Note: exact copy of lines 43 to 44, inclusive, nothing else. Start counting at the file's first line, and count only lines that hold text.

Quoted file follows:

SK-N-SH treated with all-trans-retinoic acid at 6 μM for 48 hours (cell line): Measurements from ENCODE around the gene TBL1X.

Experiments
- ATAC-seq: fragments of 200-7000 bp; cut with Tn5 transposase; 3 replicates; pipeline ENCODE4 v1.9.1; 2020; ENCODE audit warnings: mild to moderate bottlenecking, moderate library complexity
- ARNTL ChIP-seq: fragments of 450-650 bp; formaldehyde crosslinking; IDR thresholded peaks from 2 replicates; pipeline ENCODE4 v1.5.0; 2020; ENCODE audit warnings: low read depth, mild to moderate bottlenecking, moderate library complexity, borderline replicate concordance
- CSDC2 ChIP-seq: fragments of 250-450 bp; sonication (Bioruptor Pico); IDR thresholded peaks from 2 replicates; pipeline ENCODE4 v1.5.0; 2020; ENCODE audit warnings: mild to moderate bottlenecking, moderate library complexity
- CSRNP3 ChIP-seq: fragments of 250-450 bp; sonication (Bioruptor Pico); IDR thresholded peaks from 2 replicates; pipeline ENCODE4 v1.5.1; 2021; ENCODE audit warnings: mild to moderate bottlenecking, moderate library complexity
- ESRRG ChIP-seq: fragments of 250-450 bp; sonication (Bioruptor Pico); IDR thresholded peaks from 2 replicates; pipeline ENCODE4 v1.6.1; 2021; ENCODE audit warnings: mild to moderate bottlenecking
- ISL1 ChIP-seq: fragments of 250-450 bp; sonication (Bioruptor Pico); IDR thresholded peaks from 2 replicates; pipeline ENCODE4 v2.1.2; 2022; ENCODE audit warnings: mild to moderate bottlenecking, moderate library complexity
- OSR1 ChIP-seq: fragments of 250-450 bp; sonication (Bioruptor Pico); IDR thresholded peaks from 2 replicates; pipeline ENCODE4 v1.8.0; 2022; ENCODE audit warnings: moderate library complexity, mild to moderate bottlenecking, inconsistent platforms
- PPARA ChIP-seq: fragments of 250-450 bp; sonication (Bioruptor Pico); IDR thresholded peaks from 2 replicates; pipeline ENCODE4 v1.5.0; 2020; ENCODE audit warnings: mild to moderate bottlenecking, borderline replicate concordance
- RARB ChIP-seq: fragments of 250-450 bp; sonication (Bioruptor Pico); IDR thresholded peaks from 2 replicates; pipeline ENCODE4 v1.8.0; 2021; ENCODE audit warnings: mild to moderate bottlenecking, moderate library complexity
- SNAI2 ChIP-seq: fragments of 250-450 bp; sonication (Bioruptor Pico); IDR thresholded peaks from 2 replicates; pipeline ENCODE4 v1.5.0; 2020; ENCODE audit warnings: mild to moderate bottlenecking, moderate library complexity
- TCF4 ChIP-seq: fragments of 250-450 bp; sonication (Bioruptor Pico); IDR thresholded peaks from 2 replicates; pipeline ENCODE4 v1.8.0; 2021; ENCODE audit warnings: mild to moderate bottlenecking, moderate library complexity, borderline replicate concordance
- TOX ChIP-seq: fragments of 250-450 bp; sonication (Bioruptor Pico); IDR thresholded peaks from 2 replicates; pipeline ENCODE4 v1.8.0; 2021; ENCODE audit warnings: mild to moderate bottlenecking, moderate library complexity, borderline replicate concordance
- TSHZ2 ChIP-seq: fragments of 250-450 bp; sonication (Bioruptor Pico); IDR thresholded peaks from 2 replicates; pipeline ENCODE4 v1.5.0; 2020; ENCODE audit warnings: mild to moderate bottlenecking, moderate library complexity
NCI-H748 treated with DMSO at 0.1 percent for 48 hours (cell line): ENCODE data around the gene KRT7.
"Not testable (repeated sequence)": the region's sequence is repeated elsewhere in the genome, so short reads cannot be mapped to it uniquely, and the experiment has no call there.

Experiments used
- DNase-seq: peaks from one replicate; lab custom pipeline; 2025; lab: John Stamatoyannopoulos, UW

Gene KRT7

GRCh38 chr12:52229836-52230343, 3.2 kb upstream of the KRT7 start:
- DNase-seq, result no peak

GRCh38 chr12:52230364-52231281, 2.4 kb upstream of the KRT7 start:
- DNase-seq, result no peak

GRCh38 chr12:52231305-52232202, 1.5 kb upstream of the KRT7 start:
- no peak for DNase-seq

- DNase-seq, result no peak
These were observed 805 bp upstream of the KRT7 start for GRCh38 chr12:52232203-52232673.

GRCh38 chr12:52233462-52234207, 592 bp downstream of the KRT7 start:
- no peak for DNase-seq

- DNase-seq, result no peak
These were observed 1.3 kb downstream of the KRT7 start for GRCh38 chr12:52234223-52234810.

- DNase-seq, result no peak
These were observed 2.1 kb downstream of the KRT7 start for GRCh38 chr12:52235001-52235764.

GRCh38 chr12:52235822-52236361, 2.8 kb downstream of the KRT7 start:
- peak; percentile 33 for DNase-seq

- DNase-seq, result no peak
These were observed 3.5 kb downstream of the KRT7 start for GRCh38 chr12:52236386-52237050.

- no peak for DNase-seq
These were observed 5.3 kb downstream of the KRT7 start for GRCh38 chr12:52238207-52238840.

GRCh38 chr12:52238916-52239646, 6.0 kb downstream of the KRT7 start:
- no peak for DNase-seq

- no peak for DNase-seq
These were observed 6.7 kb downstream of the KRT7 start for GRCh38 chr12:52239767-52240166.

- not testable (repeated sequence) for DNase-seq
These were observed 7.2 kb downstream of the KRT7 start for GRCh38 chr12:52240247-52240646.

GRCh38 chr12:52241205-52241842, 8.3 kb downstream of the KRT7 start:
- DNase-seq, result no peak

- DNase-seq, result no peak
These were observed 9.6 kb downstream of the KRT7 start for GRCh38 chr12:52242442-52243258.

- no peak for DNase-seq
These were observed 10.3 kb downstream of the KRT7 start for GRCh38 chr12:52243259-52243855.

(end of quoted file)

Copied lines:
- no peak for DNase-seq
These were observed 6.7 kb downstream of the KRT7 start for GRCh38 chr12:52239767-52240166.